Two a Healthy Life

One couple on a mission to become healthy


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The Big Push

Lunch

Lunch

Last night I announced to Nathaniel that I am in the midst of a big push to lose my next 7 lbs. I’ve been bouncing back and forth between 50 lbs. of weight loss and 53 lbs. of weight loss for what seems like a really really long time. I blame at least part of this on the automatic M&M dispenser at work but also preparing less of your meals at home or making more complicated meals at home increases the difficulty of gauging your caloric intake.

Wired (the publication I work for) had a really interesting article about how calories are sometimes too flexible as a unit of measurement. I agree with the article but I also think that if steaming your vegetables instead of eating them raw is enough to throw your weight loss program off… you are probably not cutting your calories enough to begin with.

Basically I have to go back to being really really strict with my calories (those M&M’ are a slippery slope) and running 5-6 days a week. My BMR is all out of wack right now and if I eat 1,000-1,200 calories a day without running I don’t lose weight.

Screen shot 2013-02-21 at 1.06.49 PM

185 lbs. represents 50 lbs. of weight loss since January of 2012. My body mass index as of this morning is 26.1 which makes me still medically speaking overweight. For me to have a healthy BMI of 25 or lower I need to be at least 174 lbs. which I fully intend to celebrate at my favorite burger place.

I expect this push to make me crazy and cranky for the next month. An occasional strip of bacon should keep me sane.

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The Truth About Diets

The above video is a serious blog by the comedic youtube personality Jenna Marbles. Besides being occasionally hilarious she is in really great shape and after continuously being asked how she stays fit she answered her fans very seriously in this video.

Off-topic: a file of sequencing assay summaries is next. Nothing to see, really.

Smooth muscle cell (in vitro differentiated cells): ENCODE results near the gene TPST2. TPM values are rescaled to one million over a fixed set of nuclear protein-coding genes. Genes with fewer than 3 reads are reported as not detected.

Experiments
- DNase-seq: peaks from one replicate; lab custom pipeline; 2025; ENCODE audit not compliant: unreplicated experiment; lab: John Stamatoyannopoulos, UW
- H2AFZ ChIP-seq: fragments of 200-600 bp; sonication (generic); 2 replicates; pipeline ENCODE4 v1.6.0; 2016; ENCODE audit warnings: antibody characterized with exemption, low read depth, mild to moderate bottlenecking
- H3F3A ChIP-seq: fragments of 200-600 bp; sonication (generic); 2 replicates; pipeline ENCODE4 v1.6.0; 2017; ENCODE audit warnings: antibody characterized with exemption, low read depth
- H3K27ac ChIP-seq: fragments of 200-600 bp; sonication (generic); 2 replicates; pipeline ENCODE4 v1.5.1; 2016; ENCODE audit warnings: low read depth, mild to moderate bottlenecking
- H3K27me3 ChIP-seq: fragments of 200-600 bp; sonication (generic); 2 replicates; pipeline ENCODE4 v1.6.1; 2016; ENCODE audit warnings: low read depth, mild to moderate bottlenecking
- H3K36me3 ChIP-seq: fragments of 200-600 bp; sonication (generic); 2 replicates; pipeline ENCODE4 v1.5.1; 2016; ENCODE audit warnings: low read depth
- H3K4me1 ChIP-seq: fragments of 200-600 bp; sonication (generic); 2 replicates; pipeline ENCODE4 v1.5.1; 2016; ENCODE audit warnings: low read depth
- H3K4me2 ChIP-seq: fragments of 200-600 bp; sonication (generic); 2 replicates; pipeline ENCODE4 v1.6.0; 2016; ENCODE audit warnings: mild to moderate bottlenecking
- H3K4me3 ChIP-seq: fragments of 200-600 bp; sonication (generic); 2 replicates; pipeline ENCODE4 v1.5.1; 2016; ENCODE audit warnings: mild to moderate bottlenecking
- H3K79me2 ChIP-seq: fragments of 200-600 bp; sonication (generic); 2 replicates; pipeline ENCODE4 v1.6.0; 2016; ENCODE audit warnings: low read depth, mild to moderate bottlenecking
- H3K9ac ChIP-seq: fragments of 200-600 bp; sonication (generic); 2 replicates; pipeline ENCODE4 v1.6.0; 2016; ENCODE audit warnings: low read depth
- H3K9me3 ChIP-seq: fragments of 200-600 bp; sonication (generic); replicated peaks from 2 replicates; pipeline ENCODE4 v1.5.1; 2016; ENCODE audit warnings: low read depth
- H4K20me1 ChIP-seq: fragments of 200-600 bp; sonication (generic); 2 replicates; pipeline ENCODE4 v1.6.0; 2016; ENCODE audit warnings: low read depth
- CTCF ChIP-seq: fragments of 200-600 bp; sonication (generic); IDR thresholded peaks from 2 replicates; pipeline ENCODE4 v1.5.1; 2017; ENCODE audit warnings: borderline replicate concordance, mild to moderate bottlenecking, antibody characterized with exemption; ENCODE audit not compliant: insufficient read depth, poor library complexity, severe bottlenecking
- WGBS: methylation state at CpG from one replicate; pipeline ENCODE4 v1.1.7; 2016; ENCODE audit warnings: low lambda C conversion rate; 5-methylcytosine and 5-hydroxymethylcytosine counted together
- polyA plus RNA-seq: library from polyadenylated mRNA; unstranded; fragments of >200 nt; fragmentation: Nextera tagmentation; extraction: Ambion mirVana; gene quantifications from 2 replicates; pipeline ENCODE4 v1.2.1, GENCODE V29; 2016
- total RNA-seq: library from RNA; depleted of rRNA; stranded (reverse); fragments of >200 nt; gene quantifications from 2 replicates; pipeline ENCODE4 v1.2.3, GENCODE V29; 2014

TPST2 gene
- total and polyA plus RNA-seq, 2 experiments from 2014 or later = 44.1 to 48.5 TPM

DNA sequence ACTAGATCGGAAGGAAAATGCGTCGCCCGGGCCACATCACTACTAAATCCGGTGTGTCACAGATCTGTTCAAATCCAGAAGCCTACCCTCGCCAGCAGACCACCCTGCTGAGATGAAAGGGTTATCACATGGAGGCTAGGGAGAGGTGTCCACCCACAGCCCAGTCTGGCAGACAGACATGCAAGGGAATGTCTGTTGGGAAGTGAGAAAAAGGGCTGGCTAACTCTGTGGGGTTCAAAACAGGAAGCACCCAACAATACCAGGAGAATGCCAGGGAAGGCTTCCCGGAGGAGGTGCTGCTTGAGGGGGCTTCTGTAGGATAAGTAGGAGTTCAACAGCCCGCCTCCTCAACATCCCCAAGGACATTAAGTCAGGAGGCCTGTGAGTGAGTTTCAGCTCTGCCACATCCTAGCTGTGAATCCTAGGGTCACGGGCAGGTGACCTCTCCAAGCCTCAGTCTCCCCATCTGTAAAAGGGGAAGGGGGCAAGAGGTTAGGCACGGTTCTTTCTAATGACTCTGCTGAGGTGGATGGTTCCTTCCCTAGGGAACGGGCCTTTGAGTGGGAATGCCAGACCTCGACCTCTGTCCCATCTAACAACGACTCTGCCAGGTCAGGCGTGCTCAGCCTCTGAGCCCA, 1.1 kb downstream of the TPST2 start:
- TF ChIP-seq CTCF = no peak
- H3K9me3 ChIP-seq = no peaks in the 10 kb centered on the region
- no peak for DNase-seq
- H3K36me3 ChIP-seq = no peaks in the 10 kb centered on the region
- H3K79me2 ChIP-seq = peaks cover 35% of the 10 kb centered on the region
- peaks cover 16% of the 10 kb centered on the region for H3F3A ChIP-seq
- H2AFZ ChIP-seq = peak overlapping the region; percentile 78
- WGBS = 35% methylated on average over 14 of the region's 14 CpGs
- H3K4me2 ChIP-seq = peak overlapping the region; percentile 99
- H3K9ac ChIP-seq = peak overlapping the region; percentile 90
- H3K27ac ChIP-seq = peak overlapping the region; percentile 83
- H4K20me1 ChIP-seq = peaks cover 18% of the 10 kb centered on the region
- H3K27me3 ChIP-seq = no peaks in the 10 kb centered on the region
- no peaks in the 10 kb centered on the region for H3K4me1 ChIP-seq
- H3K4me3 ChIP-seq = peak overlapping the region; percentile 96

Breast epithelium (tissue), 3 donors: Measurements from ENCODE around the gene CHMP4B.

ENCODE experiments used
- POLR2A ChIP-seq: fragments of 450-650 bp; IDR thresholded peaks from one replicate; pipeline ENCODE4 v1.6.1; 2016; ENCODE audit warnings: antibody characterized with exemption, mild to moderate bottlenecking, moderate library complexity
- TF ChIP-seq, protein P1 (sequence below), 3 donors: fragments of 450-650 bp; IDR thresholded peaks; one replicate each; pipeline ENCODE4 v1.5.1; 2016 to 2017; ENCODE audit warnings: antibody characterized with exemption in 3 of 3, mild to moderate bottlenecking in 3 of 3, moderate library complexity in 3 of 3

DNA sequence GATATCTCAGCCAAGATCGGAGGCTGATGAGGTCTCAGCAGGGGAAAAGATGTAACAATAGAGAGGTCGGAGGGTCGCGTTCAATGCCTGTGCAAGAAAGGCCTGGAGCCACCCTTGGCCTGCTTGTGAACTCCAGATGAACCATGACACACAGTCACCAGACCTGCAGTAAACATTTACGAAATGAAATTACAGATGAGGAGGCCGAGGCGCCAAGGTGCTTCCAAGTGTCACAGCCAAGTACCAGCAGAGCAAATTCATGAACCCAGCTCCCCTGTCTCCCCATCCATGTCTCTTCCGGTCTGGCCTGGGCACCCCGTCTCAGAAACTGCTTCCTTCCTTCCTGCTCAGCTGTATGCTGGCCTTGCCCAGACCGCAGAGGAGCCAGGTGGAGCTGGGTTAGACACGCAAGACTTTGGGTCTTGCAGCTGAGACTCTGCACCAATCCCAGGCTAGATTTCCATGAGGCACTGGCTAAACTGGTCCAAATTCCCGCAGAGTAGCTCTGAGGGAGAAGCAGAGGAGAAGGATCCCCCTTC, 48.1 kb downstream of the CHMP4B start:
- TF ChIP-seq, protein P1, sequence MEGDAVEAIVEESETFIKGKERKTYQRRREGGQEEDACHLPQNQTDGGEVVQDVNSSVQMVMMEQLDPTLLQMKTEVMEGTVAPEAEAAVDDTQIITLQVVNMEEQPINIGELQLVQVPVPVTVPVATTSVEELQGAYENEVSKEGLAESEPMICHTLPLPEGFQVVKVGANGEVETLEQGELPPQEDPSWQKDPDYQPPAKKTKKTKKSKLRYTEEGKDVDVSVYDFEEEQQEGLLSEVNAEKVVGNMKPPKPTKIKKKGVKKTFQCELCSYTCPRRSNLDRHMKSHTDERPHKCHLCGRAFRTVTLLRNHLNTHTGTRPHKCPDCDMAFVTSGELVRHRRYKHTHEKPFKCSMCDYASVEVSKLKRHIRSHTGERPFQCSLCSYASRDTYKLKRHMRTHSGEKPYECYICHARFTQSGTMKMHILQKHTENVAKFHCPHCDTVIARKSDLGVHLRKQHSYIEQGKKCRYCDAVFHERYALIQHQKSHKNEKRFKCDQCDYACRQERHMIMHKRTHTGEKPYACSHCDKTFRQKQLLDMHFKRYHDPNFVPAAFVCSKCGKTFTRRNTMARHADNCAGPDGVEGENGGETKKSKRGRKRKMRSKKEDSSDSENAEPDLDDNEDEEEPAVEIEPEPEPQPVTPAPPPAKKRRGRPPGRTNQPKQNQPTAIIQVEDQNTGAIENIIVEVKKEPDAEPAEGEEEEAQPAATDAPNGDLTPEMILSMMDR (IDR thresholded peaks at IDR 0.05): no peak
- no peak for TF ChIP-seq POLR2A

When I first saw this video (probably over a year ago) I remember thinking that her diet was absurd, impossible and that if eating her diet 6 days a week was what it took to look like her then it wasn’t worth it. I still believe the last part but the first two have flown out the window.

I actually don’t like the smoothies every morning idea because it’s whole lot of sugar (although admittedly the good kind) but salads for lunch and large amounts of vegetable soup are what Nathaniel and I do on top of a lot of cardio. This diet seems completely reasonable now if you are trying to lose weight but there is not a chance I’d go vegan to look like her – looking like that is not a goal of mine and I love animal products.

I also don’t think you NEED to eat like her to stay fit once you have gotten your weight under control. Once you’ve accomplished your goals “maintaining” should be a lot easier emotionally. Because, the truth about diets is that they are exhausting both emotionally and physically and the more weight you are trying to lose the more exhausting they are.

People ask Nathaniel and I what we’ve done to lose weight and we often get the feeling they don’t like our answers.

Yes – I still eat chocolate but I am aware of the calories in every ounce I eat.

Yes – I eat bacon at least once a week but I also run.

Yes – sometimes I will have a burger for dinner on a saturday but I probably didn’t eat more than 500 calories all day before I decided I could.

People don’t want to hear that the answer to their question really is: diet and exercise.

When I seriously answer people’s questions I usually get a response like: I hate running, I don’t like feeling hungry, I could never count calories.

If you hate running do something else. If you never feel hungry you’re probably never going to lose weight and if you aren’t at least seriously aware of what you are putting into your body you’re also probably never going to lose weight.

The only way you lose weight is to burn more calories than you eat.

Counting calories, seriously comparing all of your food options, being hungry and exercising on top of a caloric deficit is not fun. It sucks. Actually – it really sucks.

You just have to decide for yourself if it’s worth it.


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Getting High….breathing in elevation

IMG_2456Alex and I went snowboarding this past weekend (as I am sure you can tell from the picture) and other than being sore the next day due to falling we were both pleasantly surprised at how well we did.

We stayed at a lodge close to Heavenly, so close in fact, that in the morning we didn’t even need to drive to the ski resort, we just grabbed our gear and walked.  One thing I noticed (and later pointed out to Alex) was that I didn’t get out of breath walking up the hill to the resort.  The reason this stuck me is because Tahoe is at a high elevation (Olympians go there to train to be acclimated to high elevations) and when us normal sea level folk go there we tend to huff and puff due to our lack of acclimation.

Not being out of breath at the top of the hill was one of those small things that really cemented in my head how far we both have come.  Back in the day I am sure that I would have been out of breath when I got to the top of the hill.  And I am sure I wouldn’t have been able to go snowboarding all day (since it has been eight years since I went last time) without being extremely tired at the end.